• Both the Charter of Fundamental Rights and the Data Protection Directive 95/46/EC provide a high level of protection to EU citizens’ personal data, whether the data are situated inside or outside the EU.  This means that a third country can only be considered to provide “adequate” protection to EU citizens’ personal data when that country itself has strong data protection laws.  The protection provided in a third country need not be identical, but must provide an “essentially equivalent” protection to that guaranteed under EU law.
  • Legislation, whether in the EU or the U.S., cannot legitimately authorize mass or generalized surveillance of EU citizens’ data.
  • The power of local data protection authorities (“DPAs”) to investigate data protection breaches cannot be restricted by the Commission.


Continue Reading Debate in the European Parliament’s LIBE Committee on the Schrems ruling

Today, the Court of Justice of the European Union (the “CJEU”) invalidated the European Commission’s Decision on the EU-U.S. Safe Harbor arrangement (Commission Decision 2000/520 – see here). The Court responded to pre-judicial questions put forward by the Irish High Court in the so-called Schrems case. More specifically, the High Court had enquired, in particular, about the powers of European data protection authorities (“DPAs”) to suspend transfers of personal data that take place under the existing Safe Harbor arrangement. The CJEU ruled both on the DPAs’ powers and the validity of the Safe Harbor, finding that national data protection authorities do have the power to investigate in these circumstances, and further, that the Commission decision finding Safe Harbor adequate is invalid.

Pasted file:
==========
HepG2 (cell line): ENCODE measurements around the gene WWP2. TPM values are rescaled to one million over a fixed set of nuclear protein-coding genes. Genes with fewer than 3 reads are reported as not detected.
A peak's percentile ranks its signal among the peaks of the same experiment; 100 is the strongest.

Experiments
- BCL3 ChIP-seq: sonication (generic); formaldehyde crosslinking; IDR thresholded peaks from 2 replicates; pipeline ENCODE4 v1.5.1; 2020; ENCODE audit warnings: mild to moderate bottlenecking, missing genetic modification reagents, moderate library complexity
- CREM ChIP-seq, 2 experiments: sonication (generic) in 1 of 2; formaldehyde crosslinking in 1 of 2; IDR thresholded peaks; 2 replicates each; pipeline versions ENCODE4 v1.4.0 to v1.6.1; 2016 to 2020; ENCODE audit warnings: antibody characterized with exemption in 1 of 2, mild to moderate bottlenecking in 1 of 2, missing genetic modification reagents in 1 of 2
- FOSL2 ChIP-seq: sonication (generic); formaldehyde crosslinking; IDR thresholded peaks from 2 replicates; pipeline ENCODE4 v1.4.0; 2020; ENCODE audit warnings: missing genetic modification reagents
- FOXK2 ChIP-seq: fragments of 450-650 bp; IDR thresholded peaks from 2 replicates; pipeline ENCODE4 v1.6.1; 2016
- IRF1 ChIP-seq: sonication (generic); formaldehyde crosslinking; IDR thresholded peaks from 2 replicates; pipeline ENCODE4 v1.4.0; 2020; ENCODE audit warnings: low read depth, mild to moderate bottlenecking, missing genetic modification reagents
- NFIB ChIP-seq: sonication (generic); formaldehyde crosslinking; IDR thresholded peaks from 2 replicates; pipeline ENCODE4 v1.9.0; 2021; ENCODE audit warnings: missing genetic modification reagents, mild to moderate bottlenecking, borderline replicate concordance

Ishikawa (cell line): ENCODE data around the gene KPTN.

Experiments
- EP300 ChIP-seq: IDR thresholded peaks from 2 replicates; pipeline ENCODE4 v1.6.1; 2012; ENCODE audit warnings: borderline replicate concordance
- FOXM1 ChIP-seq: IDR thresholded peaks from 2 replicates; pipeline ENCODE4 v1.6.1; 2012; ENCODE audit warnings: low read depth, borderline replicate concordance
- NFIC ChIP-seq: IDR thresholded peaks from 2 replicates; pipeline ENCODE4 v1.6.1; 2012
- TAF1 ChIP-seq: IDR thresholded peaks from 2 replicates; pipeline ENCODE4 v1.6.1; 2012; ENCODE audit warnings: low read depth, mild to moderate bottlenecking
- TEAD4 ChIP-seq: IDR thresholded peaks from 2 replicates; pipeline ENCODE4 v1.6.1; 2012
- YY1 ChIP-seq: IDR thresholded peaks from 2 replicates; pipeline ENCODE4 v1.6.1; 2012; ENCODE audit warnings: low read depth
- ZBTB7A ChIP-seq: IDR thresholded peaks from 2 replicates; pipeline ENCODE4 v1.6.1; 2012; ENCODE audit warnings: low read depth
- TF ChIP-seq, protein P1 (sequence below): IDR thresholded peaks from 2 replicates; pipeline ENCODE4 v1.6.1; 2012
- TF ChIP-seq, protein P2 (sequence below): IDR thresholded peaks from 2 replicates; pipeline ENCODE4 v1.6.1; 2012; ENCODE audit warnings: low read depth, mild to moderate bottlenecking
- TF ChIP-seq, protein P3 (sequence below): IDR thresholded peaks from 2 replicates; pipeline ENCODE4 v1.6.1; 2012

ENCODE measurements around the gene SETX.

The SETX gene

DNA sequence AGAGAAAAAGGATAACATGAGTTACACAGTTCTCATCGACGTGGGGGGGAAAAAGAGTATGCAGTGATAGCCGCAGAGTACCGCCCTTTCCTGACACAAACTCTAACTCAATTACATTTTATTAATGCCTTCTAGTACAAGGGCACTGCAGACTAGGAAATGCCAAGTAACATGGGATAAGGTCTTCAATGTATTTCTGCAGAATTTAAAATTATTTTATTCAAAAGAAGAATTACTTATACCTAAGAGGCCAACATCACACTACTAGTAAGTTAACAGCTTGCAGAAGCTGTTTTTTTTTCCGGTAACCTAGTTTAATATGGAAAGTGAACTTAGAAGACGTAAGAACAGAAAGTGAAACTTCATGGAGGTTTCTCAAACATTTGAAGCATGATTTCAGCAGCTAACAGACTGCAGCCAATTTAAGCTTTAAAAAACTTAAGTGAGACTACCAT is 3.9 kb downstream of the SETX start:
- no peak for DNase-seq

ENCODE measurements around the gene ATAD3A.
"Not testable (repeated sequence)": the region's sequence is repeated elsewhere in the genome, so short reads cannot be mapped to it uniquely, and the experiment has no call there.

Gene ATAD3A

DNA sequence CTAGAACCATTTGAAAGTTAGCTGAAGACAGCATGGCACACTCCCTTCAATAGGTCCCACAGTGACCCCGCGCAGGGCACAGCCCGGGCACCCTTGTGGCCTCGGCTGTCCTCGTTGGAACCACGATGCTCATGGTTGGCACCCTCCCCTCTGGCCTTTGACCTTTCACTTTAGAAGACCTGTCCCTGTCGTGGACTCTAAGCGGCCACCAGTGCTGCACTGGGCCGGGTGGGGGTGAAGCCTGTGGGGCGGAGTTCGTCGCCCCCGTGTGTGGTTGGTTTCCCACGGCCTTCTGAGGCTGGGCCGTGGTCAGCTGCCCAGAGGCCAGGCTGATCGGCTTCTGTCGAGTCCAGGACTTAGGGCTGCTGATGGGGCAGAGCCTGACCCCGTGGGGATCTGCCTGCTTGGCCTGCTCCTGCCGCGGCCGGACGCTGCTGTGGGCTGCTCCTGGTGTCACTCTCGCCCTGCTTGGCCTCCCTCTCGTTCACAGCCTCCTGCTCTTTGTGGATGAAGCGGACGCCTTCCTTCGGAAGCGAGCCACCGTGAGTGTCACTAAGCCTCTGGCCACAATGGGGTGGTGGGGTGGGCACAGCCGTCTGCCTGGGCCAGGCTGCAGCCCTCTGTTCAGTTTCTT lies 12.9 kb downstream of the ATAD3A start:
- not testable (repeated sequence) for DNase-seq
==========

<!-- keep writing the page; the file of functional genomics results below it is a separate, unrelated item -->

This judgment affects all companies that rely on Safe Harbor. They now need to consider alternative data transfer mechanisms.
Continue Reading EU’s Highest Court Invalidates Safe Harbor with Immediate Effect

This morning (September 23, 2015), EU Advocate General (“AG”) Bot issued an Opinion in Case C-362/14 Maximilian Schrems v Data Protection Commissioner (see our earlier post on the hearing here).  The AG Opinion has gone further than expected, covering not just the power of national data protection authorities in relation to complaints under the